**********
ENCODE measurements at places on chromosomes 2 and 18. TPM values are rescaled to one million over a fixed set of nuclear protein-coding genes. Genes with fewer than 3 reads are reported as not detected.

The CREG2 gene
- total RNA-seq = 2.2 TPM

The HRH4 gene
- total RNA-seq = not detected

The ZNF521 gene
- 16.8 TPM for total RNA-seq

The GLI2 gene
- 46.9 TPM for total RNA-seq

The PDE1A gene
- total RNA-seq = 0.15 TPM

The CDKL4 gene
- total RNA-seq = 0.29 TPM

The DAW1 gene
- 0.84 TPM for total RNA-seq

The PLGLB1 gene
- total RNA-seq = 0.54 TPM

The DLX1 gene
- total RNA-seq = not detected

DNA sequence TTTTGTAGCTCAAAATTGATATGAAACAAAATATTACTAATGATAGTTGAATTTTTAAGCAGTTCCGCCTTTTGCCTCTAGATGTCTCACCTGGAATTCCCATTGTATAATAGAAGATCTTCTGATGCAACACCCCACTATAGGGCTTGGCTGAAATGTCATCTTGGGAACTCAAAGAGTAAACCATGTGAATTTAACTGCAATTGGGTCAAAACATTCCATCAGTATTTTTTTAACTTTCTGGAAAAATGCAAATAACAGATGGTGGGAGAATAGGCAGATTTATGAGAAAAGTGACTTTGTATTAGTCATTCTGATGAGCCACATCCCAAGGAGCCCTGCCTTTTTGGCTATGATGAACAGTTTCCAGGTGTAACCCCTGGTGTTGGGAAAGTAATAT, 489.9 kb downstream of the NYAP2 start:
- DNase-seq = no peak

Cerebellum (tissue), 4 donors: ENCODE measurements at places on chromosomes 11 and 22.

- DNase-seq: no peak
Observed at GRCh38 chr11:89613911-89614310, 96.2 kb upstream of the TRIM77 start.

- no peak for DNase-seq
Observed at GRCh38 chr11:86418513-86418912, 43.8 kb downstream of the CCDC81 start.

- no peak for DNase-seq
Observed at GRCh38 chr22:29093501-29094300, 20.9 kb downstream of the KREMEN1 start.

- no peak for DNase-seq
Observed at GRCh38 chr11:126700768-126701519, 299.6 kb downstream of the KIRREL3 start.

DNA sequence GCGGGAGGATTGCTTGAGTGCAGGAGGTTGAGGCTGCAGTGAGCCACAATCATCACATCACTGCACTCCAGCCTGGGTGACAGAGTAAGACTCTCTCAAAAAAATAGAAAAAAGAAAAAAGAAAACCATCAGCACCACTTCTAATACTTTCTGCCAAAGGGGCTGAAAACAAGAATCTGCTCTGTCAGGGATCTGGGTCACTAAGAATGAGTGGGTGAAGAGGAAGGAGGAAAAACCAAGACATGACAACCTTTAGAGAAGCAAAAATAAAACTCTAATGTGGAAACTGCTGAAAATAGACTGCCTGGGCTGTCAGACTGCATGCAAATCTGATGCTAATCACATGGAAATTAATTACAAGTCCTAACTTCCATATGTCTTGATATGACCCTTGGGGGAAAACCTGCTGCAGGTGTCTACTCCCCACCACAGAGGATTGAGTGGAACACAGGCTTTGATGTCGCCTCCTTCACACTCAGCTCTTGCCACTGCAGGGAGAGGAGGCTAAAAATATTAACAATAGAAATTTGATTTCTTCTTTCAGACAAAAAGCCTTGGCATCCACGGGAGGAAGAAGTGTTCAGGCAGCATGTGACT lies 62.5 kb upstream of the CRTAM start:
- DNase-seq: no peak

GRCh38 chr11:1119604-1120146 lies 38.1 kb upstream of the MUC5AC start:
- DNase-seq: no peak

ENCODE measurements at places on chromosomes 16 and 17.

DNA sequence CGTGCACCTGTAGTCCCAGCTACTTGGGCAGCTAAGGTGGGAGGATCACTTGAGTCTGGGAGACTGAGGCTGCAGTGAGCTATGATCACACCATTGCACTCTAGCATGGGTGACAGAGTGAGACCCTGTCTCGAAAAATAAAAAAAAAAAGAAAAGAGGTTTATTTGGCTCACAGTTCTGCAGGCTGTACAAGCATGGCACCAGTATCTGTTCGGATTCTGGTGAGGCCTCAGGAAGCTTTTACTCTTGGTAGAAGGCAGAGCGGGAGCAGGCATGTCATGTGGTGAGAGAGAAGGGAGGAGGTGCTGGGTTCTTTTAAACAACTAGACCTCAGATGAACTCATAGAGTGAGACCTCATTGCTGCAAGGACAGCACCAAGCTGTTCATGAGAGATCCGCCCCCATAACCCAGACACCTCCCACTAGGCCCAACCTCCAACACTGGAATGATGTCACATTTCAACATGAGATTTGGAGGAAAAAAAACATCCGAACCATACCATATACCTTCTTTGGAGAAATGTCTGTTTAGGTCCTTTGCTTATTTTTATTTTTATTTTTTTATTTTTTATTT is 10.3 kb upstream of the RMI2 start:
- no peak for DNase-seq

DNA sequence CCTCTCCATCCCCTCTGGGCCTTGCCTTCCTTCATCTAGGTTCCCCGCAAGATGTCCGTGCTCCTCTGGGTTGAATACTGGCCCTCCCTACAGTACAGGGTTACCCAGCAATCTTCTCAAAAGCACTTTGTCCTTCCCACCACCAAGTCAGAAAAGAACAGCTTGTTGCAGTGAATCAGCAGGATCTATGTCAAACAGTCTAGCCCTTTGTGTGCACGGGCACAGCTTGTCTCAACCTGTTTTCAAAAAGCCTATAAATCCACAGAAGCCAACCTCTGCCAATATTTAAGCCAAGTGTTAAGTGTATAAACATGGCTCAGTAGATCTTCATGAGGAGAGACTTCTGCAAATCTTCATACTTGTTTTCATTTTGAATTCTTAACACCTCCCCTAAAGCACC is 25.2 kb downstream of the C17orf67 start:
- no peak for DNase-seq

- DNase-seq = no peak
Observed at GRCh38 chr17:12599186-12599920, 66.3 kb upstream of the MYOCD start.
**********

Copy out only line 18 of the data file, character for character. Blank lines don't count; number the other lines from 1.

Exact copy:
The DLX1 gene